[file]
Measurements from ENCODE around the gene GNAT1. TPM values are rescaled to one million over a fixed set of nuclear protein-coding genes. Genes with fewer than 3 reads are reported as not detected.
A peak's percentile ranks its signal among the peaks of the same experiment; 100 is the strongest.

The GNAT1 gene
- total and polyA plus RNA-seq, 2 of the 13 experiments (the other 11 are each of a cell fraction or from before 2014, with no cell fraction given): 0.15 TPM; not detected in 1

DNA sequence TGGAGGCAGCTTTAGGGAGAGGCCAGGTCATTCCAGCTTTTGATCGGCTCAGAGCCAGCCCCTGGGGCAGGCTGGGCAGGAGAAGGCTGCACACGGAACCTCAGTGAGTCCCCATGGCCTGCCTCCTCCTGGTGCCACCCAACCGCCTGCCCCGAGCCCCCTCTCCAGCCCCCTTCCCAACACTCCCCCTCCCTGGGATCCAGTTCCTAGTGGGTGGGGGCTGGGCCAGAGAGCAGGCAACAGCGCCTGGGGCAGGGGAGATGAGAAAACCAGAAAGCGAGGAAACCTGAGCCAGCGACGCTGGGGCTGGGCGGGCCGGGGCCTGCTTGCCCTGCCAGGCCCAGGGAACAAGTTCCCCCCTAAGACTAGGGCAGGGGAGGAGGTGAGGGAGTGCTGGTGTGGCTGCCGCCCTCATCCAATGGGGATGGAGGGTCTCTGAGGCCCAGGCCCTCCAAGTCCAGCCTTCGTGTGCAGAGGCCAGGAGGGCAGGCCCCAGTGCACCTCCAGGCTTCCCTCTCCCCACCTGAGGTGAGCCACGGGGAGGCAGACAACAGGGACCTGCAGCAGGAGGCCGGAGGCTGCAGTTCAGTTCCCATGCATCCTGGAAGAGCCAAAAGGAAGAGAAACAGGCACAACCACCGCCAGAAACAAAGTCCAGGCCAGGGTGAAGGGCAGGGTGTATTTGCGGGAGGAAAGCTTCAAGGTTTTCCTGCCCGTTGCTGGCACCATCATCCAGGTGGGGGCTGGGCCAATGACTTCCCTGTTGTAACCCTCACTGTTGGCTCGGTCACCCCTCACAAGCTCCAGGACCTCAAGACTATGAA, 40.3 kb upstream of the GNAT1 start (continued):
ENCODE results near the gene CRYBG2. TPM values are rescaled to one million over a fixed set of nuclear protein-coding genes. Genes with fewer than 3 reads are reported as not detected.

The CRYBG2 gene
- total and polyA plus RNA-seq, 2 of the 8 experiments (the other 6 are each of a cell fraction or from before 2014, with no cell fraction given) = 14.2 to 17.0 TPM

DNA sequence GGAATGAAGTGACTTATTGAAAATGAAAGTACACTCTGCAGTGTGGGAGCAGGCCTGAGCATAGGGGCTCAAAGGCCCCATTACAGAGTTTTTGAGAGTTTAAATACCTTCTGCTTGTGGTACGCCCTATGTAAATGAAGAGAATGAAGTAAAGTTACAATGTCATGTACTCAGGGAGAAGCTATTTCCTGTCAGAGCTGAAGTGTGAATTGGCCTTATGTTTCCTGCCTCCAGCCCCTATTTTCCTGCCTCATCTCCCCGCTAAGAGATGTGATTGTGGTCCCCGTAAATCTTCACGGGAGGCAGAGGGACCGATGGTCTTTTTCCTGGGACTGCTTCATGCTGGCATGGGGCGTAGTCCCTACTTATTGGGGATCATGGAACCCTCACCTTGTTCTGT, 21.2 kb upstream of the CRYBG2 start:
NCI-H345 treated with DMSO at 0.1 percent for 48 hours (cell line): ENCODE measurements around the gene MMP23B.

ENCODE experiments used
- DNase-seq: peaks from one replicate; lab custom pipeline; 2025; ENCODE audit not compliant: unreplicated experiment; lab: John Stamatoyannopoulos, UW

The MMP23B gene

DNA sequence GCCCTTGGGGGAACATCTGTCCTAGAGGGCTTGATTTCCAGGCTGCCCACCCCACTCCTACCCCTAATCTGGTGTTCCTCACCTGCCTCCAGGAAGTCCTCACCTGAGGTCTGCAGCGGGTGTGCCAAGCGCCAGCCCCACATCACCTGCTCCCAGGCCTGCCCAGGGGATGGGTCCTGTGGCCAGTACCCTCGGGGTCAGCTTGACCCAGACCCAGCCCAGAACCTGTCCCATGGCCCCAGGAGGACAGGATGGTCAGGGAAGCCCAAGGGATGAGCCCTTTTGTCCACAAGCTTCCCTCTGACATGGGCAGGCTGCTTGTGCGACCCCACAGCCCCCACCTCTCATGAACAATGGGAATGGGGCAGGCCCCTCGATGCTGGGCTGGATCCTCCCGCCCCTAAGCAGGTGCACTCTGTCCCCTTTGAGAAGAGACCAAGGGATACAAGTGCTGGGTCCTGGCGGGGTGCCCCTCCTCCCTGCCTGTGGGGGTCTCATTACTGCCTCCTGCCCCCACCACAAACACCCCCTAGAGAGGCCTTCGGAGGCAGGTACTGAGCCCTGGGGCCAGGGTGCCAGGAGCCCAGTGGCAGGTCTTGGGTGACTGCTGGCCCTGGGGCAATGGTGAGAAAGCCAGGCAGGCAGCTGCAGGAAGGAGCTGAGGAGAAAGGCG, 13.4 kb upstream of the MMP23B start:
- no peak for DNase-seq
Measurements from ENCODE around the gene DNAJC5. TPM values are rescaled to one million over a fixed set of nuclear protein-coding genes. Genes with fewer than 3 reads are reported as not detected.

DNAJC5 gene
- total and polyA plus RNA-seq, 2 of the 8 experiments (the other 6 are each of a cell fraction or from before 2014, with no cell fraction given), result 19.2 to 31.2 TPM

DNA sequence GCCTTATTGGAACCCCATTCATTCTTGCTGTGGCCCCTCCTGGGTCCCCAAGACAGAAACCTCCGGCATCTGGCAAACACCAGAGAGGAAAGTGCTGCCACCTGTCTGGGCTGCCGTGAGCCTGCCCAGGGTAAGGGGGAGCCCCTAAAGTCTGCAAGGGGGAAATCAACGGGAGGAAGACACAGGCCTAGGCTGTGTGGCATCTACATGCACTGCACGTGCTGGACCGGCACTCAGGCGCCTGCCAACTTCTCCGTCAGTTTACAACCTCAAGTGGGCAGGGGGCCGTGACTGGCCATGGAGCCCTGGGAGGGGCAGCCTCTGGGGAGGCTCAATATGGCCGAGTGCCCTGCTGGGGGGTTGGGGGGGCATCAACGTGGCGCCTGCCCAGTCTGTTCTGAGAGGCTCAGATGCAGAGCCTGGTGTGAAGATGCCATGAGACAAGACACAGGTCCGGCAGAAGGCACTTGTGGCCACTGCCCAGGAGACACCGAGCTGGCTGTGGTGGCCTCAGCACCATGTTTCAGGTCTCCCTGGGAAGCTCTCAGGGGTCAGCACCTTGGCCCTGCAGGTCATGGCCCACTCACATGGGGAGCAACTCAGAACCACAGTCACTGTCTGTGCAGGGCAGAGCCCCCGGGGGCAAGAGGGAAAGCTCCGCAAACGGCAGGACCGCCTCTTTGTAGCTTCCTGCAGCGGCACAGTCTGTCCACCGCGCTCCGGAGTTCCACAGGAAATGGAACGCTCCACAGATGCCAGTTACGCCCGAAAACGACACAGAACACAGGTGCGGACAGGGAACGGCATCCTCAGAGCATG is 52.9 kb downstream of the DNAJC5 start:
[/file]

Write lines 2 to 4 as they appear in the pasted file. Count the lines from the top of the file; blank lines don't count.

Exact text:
A peak's percentile ranks its signal among the peaks of the same experiment; 100 is the strongest.

The GNAT1 gene
- total and polyA plus RNA-seq, 2 of the 13 experiments (the other 11 are each of a cell fraction or from before 2014, with no cell fraction given): 0.15 TPM; not detected in 1